Christine Rohrbeck, a rising star at hedge fund Baupost Group, remembered the advice from her yearend performance review: “Lean in.” A male senior partner was echoing Facebook Inc.’s Sheryl Sandberg, who advises women to strive for top jobs and resist assuming that family commitments must derail their careers. Still in her 30s, Rohrbeck would earn a $3.75 million bonus for that year, 2014. She heard it was the most of anyone in a similar role at Baupost, one of the largest and most successful hedge funds. Yet the next year, after almost a decade at the Boston fund, the Harvard MBA was out of a job. Rohrbeck blamed gender discrimination and an illness. Baupost at the time employed only two women out of 50 investment professionals, according to her previously undisclosed state discrimination complaint.
Citing a confidentiality agreement, Baupost declined to discuss the case. Spokeswoman Diana DeSocio says of Rohrbeck: “We wish her well, but the allegations have no merit.” Seth Klarman, Baupost’s chief executive officer, who was not personally accused of discrimination, says the fund had been working hard to recruit and promote women but suffered from an industrywide shortage of female applicants for investment positions. “We do everything we can to place women in leadership roles,” Klarman says. “We’re not where we want to be, and the industry isn’t where it should be, but it’s not for lack of trying at Baupost.”
The Baupost grievance, filed with the Massachusetts Commission Against Discrimination in 2016, opens a window into the experience of the relative handful of women who manage money at often secretive hedge funds. These investment vehicles, which oversee more than $3 trillion, rank among the most lucrative redoubts on Wall Street because managers typically keep a 20 percent cut of profits. The year of Rohrbeck’s big bonus, Klarman was paid $200 million, according to Forbes.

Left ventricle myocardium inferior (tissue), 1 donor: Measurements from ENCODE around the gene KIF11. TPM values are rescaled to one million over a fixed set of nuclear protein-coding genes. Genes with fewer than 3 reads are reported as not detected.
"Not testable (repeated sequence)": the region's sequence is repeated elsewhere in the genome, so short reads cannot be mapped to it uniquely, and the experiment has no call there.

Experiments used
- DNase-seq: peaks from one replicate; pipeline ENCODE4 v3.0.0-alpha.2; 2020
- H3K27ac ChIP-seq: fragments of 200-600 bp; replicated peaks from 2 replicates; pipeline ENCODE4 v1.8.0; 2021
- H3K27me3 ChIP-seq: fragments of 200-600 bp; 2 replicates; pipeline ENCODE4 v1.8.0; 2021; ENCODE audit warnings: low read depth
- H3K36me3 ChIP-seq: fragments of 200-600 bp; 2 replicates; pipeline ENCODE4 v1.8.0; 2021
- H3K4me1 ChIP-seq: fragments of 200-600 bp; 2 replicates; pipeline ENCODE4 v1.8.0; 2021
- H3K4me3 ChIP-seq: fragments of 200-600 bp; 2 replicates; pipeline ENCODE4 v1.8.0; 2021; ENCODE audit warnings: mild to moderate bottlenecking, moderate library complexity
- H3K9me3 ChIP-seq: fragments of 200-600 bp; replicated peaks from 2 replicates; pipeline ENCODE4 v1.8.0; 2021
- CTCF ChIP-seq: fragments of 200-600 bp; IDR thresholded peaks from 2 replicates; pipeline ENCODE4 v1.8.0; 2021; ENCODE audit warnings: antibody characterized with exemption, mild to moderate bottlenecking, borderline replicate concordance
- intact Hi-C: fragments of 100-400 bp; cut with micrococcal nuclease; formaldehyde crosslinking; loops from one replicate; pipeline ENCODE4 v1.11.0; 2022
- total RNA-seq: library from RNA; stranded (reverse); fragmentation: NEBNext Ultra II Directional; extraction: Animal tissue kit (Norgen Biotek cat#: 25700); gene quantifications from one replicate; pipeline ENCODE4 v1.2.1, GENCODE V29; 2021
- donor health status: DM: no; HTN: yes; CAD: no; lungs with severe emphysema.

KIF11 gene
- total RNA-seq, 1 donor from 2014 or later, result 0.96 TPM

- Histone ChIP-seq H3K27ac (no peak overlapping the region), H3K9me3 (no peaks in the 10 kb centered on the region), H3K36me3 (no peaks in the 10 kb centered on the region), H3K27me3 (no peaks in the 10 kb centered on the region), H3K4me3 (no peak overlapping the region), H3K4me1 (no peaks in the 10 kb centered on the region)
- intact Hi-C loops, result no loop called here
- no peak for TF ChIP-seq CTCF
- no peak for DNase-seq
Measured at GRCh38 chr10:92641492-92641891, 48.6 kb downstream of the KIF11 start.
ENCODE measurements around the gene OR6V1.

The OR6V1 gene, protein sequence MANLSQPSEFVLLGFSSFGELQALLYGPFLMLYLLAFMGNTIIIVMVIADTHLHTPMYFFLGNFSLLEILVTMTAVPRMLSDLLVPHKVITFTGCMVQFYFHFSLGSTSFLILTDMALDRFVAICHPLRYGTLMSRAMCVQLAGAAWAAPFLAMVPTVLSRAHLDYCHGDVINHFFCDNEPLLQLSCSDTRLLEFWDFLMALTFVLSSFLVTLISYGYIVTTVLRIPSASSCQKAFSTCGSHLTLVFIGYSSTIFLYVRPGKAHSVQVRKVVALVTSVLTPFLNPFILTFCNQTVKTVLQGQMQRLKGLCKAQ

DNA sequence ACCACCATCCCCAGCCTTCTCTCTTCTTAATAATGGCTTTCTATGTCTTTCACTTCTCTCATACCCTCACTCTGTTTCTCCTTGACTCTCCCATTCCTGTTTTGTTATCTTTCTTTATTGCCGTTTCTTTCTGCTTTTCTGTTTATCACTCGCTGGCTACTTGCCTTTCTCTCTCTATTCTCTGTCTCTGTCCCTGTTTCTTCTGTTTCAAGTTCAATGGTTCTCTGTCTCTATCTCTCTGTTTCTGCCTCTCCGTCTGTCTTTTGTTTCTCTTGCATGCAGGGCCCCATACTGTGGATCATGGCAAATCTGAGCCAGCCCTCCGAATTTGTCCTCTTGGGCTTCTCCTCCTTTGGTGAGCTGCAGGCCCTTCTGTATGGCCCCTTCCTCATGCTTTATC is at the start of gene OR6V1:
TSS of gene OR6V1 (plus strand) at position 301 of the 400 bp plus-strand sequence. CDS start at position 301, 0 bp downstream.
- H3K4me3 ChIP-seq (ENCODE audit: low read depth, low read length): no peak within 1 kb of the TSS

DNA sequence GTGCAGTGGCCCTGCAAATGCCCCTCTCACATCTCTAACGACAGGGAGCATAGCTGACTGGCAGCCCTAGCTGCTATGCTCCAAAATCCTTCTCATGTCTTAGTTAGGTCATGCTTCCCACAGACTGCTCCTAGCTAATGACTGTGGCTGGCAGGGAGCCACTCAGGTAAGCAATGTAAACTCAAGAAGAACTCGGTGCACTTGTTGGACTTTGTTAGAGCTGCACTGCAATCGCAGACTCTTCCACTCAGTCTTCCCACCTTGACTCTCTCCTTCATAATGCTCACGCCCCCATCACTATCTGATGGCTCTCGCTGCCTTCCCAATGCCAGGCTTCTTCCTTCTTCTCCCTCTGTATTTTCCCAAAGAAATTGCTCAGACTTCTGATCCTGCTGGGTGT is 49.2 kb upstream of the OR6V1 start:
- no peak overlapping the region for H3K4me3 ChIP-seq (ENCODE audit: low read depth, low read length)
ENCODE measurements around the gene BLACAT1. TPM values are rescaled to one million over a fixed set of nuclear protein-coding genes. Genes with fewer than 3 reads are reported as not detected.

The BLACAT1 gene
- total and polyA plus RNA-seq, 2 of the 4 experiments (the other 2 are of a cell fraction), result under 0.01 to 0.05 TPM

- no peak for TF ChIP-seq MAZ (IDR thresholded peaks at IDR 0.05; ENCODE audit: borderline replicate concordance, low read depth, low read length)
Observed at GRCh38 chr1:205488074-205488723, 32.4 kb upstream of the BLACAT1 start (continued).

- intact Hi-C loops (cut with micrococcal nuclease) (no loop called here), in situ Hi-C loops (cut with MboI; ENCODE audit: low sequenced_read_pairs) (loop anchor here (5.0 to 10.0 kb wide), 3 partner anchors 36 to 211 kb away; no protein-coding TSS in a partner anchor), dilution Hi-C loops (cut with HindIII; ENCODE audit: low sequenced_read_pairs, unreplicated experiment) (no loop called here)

In her complaint, which was settled this year on undisclosed terms, Rohrbeck questioned Baupost’s record of retaining women, especially after childbirth. She said her boss made a crude joke to her about a colleague’s masturbation and that she heard secondhand that he liked to rate women by appearance. Her case, however, involved more than allegations of sexist behavior. She said she lost her job after asking for accommodations because she had been diagnosed with celiac disease.
At the anti-discrimination agency, Rohrbeck was the only woman over the past decade to allege gender discrimination at Massachusetts’ largest hedge funds, records show. Employment lawyers say the funds tend to settle such disputes privately and require women to keep settlements secret. Rohrbeck and her attorney declined to comment.